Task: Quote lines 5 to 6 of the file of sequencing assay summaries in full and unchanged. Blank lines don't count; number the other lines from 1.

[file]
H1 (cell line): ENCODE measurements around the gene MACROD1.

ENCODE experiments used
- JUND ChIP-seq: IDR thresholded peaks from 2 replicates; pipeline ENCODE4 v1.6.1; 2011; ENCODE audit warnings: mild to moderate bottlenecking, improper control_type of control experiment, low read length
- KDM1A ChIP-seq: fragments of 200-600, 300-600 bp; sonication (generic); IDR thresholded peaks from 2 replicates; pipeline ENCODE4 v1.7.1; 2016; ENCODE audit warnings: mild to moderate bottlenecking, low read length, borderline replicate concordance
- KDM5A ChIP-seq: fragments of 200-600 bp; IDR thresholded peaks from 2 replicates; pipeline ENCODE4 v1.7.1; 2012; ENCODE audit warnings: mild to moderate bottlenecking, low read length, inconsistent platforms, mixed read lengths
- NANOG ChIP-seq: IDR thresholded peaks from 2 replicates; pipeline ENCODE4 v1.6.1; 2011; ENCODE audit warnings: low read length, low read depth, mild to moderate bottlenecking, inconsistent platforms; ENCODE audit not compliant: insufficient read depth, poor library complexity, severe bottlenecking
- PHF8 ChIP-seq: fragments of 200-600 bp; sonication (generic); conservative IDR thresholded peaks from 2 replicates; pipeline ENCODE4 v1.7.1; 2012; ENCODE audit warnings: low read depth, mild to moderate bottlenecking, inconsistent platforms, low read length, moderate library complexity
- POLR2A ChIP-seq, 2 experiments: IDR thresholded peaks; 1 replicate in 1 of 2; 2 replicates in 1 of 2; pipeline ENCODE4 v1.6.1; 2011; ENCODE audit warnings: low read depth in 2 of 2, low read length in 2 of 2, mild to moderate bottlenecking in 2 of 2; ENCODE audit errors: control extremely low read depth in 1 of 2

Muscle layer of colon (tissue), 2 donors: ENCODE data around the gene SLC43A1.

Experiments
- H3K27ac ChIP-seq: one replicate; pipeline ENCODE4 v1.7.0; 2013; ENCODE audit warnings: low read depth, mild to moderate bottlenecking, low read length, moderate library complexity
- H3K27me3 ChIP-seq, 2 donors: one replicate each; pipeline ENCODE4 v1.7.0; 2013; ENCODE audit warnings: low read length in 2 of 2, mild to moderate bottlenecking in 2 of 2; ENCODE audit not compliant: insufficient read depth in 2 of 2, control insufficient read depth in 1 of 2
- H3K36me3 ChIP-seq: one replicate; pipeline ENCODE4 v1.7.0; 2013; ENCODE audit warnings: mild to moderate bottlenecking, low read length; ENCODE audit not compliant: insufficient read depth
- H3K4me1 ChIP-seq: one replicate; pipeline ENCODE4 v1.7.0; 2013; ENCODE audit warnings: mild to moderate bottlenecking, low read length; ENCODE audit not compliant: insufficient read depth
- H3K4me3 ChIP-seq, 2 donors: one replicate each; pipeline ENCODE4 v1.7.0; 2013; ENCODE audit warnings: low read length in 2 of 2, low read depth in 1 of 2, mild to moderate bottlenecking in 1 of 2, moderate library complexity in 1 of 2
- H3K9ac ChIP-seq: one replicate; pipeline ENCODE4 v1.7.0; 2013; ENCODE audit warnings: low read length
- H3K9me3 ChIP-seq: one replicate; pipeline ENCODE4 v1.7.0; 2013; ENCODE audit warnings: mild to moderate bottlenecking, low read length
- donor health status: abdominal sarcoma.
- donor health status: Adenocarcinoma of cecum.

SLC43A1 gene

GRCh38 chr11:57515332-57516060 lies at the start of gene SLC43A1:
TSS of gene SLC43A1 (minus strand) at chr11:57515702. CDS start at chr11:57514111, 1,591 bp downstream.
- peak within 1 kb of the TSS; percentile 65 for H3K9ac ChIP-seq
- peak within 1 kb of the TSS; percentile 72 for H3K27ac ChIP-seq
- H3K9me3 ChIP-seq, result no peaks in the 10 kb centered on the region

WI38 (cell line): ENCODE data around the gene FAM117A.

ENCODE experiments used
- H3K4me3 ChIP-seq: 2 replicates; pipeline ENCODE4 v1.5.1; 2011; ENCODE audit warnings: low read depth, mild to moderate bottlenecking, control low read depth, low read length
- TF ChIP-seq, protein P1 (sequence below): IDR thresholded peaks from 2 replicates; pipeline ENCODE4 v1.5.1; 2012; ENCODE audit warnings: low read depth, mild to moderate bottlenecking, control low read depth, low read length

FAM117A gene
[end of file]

- KDM5A ChIP-seq: fragments of 200-600 bp; IDR thresholded peaks from 2 replicates; pipeline ENCODE4 v1.7.1; 2012; ENCODE audit warnings: mild to moderate bottlenecking, low read length, inconsistent platforms, mixed read lengths
- NANOG ChIP-seq: IDR thresholded peaks from 2 replicates; pipeline ENCODE4 v1.6.1; 2011; ENCODE audit warnings: low read length, low read depth, mild to moderate bottlenecking, inconsistent platforms; ENCODE audit not compliant: insufficient read depth, poor library complexity, severe bottlenecking